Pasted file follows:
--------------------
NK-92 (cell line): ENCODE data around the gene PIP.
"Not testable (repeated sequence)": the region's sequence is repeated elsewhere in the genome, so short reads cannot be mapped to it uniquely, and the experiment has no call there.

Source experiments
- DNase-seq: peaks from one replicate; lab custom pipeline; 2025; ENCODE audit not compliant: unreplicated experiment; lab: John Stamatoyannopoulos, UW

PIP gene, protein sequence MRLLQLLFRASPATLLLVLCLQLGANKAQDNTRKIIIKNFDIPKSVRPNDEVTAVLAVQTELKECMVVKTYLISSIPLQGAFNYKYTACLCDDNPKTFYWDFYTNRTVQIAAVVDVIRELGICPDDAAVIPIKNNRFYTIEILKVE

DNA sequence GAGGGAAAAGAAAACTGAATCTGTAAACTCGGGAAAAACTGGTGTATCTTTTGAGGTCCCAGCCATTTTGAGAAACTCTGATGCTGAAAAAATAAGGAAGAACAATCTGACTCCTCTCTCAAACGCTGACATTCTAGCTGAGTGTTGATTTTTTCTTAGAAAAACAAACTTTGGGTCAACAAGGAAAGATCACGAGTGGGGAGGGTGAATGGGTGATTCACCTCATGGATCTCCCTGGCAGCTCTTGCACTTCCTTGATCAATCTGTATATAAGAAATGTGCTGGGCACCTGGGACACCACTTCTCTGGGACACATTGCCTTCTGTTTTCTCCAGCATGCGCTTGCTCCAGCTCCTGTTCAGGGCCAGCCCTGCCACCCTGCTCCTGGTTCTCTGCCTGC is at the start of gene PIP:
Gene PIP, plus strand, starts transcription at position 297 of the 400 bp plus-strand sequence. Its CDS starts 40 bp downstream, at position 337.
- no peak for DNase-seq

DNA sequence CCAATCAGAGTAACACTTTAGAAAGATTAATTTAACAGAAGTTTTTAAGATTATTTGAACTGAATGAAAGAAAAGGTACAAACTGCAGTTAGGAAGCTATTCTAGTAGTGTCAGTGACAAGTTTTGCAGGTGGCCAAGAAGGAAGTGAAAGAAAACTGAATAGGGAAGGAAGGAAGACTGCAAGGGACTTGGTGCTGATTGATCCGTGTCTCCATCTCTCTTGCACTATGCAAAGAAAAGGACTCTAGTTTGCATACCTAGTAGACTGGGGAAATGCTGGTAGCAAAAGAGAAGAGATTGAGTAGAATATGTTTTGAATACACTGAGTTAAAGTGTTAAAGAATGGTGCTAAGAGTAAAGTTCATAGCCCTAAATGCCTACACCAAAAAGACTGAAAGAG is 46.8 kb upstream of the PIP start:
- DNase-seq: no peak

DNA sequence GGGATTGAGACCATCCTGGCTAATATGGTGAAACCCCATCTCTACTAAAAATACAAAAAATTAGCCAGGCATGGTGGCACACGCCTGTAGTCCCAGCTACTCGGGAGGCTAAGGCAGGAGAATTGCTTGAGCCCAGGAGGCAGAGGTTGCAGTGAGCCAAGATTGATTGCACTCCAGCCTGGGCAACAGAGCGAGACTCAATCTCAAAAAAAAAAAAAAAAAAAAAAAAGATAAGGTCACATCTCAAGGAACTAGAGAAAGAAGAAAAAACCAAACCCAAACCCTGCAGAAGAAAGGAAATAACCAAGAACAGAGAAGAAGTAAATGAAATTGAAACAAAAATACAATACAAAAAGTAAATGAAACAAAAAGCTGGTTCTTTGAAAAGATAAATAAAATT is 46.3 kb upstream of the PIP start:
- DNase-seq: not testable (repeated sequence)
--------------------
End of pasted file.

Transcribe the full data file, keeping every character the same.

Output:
NK-92 (cell line): ENCODE data around the gene PIP.
"Not testable (repeated sequence)": the region's sequence is repeated elsewhere in the genome, so short reads cannot be mapped to it uniquely, and the experiment has no call there.

Source experiments
- DNase-seq: peaks from one replicate; lab custom pipeline; 2025; ENCODE audit not compliant: unreplicated experiment; lab: John Stamatoyannopoulos, UW

PIP gene, protein sequence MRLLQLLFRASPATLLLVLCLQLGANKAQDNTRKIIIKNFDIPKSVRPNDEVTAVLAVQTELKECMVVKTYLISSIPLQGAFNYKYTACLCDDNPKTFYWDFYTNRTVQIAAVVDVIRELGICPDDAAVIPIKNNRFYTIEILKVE

DNA sequence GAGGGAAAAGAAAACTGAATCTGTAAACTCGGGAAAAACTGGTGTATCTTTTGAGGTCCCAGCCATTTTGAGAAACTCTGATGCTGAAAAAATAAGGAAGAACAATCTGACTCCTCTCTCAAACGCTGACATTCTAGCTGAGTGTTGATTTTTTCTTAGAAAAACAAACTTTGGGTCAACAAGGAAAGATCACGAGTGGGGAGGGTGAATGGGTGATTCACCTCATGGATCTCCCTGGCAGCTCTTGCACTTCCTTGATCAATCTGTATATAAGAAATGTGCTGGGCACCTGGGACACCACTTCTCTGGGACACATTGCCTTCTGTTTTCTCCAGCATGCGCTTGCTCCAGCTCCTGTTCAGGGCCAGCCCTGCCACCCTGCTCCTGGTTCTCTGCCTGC is at the start of gene PIP:
Gene PIP, plus strand, starts transcription at position 297 of the 400 bp plus-strand sequence. Its CDS starts 40 bp downstream, at position 337.
- no peak for DNase-seq

DNA sequence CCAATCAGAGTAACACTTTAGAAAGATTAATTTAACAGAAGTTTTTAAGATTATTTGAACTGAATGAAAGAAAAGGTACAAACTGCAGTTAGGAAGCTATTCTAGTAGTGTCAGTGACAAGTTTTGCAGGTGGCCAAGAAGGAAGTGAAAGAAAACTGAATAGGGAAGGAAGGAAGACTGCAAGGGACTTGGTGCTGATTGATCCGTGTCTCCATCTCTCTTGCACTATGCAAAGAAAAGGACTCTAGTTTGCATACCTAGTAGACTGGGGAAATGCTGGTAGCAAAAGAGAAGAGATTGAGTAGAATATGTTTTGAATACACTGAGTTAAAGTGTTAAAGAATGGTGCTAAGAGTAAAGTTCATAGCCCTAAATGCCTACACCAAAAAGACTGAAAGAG is 46.8 kb upstream of the PIP start:
- DNase-seq: no peak

DNA sequence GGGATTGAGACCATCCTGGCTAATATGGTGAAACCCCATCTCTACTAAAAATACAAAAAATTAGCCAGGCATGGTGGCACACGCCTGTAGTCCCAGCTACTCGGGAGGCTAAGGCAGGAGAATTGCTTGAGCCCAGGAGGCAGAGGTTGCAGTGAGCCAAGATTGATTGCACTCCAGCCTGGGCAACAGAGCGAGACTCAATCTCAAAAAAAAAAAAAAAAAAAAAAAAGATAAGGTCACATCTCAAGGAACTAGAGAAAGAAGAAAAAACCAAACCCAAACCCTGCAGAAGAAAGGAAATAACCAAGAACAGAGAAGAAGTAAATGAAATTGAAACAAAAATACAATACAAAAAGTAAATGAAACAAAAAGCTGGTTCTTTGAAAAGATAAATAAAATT is 46.3 kb upstream of the PIP start:
- DNase-seq: not testable (repeated sequence)